FAQ:Opening and Saving Files

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How do I save my audio for use in other programs? Does saving a project (AUP file) do that?

An AUP file can only be saved and used in Audacity. It is just a small text file that tells Audacity how to work with the audio you see in the project window. It lets you resume working on that audio in Audacity at a later time if you need to.

Whenever you want to use your audio in other programs, choose the File > Export... commands to export a standard audio format like WAV, AIFF or MP3.

  • WAV and AIFF are lossless files which you can also burn to an audio CD or use again for further editing.
  • MP3 and M4A/MP4 are lossy smaller files that are useful for portable music players or sending over the internet.
Warning icon To export an MP3, add LAME to your computer. To export M4A/MP4, add FFmpeg to your computer.

Before saving the exported file, click Options... in the Export Audio Dialog to see if there are choices for the quality and size of the file.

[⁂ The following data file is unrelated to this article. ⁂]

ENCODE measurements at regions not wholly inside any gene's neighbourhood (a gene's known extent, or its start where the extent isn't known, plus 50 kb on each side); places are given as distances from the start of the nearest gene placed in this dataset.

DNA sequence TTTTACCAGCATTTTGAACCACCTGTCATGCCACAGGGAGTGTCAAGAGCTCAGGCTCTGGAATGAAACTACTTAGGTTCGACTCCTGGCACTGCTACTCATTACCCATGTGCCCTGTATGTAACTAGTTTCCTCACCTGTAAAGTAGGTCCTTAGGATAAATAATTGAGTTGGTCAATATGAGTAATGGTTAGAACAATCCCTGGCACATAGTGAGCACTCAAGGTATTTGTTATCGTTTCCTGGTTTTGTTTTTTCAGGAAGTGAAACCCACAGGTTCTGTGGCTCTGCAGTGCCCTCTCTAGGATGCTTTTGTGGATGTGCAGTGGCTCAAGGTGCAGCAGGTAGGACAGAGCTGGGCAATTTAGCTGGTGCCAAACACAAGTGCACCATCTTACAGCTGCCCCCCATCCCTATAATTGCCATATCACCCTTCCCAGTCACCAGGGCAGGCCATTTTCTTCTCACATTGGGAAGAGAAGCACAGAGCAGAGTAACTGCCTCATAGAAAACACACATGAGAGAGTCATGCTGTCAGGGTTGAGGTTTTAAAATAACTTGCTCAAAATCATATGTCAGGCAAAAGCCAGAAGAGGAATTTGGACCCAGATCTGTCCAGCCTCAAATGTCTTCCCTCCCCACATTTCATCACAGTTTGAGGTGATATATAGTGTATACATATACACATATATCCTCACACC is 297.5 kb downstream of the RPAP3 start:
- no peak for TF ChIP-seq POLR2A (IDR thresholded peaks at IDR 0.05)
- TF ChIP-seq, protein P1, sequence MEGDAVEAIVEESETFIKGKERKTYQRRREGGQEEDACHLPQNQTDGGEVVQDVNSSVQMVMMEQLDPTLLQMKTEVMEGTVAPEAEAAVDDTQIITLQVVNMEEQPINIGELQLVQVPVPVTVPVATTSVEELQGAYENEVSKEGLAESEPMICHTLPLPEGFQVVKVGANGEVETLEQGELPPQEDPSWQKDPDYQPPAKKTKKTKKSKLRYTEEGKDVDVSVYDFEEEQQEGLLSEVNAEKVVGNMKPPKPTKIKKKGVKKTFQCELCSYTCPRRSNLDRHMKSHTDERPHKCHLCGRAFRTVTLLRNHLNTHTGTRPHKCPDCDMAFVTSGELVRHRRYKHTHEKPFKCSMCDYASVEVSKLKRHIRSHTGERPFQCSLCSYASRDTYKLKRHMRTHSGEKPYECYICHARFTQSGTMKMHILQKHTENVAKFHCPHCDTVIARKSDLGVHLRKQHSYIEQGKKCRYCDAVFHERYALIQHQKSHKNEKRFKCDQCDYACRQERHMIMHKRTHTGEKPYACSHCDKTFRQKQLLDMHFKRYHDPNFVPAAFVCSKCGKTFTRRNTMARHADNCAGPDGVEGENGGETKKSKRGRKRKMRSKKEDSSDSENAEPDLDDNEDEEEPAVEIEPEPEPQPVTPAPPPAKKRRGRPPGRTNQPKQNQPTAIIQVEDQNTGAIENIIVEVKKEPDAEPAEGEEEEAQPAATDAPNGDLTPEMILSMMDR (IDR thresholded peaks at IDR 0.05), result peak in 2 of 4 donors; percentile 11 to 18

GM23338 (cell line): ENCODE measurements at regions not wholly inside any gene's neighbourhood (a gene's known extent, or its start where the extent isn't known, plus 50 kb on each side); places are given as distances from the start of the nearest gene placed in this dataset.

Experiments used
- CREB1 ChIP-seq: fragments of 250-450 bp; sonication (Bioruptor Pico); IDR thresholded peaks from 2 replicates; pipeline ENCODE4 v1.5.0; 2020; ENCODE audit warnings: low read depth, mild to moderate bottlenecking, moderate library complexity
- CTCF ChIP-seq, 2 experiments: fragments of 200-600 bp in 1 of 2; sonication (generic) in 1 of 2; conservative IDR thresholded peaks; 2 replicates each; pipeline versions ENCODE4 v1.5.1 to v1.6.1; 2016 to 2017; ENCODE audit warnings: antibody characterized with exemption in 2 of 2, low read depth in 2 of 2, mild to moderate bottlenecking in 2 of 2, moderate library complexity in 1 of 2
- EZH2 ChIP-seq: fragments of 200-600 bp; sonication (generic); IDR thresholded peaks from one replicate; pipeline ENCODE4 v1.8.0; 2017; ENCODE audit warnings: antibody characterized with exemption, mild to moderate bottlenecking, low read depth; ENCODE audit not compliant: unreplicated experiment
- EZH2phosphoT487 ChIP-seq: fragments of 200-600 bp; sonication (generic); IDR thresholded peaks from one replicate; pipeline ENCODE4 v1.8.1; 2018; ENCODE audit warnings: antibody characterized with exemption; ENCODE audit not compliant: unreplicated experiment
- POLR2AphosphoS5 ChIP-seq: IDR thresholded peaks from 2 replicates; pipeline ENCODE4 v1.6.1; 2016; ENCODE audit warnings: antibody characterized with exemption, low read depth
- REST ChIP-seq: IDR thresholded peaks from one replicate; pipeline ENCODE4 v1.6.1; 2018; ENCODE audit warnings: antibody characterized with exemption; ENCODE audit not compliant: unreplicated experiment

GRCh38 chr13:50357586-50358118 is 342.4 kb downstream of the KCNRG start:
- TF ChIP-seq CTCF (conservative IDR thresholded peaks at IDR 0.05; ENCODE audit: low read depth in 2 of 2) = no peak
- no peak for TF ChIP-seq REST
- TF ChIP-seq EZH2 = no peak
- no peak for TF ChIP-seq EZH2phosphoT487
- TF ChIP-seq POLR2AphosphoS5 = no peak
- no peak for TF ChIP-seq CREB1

Tip: If you have already saved an AUP file but now want to export an audio file, reopen that AUP using File > Open.... If you saved the project recently, you can also find the project in the File > Recent Files menu.

To learn more about working with AUP files, please see Audacity Projects.

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Why does Audacity create a folder full of .au files when I save a project?

Audacity breaks long tracks into small pieces so it can edit them more efficiently. When you save an AUP project file, Audacity stores all the pieces in a _data folder that has the same name as the AUP file. For example, "song.aup" will open the pieces inside the "song_data" folder.